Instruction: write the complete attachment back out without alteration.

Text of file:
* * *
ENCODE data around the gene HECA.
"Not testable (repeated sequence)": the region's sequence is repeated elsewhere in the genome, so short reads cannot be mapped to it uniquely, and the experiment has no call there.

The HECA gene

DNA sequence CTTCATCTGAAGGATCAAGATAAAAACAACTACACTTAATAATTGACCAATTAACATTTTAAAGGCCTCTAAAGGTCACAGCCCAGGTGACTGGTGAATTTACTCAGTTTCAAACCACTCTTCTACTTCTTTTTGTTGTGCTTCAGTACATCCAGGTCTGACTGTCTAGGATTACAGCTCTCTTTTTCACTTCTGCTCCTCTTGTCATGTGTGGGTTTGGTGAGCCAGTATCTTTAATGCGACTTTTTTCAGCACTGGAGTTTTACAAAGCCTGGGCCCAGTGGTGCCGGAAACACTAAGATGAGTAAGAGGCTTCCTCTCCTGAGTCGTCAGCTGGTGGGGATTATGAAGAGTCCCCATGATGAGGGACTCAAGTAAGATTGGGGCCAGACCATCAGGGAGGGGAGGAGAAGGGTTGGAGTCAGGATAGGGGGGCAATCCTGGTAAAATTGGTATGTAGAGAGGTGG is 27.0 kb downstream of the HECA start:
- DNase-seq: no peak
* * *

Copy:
ENCODE data around the gene HECA.
"Not testable (repeated sequence)": the region's sequence is repeated elsewhere in the genome, so short reads cannot be mapped to it uniquely, and the experiment has no call there.

The HECA gene

DNA sequence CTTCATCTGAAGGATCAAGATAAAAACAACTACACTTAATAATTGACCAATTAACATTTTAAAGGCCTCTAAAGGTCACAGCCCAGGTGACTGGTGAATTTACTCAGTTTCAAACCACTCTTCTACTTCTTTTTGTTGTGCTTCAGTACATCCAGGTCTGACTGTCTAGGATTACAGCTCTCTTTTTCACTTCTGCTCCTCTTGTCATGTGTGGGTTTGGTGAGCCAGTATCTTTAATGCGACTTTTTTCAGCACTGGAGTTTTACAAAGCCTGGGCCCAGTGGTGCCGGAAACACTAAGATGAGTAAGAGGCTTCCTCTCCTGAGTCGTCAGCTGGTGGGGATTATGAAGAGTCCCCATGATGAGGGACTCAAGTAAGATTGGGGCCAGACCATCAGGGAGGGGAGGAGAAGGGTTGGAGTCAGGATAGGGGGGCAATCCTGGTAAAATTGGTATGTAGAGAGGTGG is 27.0 kb downstream of the HECA start:
- DNase-seq: no peak